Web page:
My current work centers on helping bridge water scarcity and the food crisis.
Humans need a few simple things to survive: oxygen, water, and food. According to the United Nations, 25,000 people die every day due to starvation. With that in mind, I began to ask: how could we treat wastewater to recover the nutrients that have been lost and find ways to incorporate them back into our food production?
Through this research, we're helping address three critical challenges: hunger, poverty, and the water crisis. I want to make sure that we can meet the UN's sustainable goals so that people can elude poverty and stay healthy.
Tell us about the Lindau Nobel Laureate Meetings and why representing UNLV was significant?
Each year, young scholars around the world get the coveted opportunity to learn from Nobel laureates as part of the annual Lindau Nobel Laureate Meetings.
The meetings are traditionally held in the small German town of Lindau, and the goal is to bring researchers and laureates together to discuss the latest developments in the Nobel Prize natural science disciplines: physics, biology, chemistry, physiology, and medicine.
Having people from younger universities, like UNLV, attend a conference of this magnitude is inspiring. I hope my invitation to the meetings will stimulate students' interest and provide motivating evidence that someone they know, who chose to attend a minority-serving institution and received their education in Uganda, had the opportunity to converse with Nobel laureates.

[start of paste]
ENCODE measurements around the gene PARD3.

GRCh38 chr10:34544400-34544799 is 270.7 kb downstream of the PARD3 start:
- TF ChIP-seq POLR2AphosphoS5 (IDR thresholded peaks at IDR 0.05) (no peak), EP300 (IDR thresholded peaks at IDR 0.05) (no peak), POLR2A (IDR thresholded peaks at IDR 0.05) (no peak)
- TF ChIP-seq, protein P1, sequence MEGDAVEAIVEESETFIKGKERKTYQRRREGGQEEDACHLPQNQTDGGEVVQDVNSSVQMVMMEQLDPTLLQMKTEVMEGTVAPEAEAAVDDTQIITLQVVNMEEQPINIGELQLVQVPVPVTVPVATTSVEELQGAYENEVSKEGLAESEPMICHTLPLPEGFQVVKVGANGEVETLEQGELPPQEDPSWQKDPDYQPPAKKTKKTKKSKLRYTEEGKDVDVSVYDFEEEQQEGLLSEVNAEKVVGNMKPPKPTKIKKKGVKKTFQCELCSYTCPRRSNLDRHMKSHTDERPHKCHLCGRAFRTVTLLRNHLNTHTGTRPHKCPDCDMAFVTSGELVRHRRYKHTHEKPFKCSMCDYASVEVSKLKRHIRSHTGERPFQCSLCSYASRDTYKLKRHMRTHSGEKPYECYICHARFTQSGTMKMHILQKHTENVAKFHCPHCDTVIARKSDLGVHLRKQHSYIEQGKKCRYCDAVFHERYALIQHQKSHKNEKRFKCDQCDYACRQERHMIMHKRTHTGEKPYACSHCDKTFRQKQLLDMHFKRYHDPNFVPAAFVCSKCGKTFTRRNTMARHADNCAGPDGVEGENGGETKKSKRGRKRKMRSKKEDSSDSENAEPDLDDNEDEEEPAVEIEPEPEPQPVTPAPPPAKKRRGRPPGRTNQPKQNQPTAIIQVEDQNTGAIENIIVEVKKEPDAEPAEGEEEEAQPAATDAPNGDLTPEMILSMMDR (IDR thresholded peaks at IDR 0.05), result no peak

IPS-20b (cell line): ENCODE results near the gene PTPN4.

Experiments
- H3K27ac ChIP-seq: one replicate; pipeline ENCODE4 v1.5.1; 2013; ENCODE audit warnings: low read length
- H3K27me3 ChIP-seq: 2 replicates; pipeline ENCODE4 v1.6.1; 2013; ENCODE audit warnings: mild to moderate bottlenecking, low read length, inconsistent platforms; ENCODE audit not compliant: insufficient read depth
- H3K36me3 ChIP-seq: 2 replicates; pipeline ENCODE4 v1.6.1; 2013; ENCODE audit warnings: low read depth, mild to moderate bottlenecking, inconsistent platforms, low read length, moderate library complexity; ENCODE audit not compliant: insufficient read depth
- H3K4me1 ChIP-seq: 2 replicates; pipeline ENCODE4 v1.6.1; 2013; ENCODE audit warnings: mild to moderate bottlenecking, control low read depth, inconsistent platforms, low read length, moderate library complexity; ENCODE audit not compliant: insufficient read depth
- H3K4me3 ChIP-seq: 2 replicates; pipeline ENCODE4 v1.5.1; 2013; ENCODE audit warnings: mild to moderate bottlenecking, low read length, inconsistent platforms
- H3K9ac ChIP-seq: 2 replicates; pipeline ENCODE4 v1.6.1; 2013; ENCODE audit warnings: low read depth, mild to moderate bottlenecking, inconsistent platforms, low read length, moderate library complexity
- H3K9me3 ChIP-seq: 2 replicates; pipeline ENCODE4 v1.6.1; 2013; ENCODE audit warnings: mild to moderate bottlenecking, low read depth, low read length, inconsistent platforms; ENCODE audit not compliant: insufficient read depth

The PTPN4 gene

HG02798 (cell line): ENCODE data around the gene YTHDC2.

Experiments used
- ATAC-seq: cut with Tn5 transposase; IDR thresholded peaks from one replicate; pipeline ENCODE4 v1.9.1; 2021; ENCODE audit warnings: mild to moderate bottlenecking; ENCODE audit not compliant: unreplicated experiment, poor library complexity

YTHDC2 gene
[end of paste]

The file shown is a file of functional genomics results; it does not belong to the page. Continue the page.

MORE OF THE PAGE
What did you take, both personally and professionally, from participating in the Nobel Laureate Meetings?
The meetings bring together people from different geographical areas who share a common discipline of improving the environment and enhancing our understanding of the universe. Brainstorming the practical approaches to managing and delivering vaccines with the 2018 Nobel Prize winner in chemistry, George P. Smith, is what I call a "wow" moment.
The meetings operate on the principle of dialogue. I had a chance to interact with young scientists from over 100 countries, most of whom I may not have encountered at any national conference or meeting. The meetings also provided a unique opportunity to educate other researchers about my work on bridging clean water scarcity and food production.
Why are programs like the Black Trailblazers in Engineering fellows important?
The fellowship program prepares promising Black scholars nearing completion of their doctoral degrees or postdoctoral appointments at American universities for a career in academia.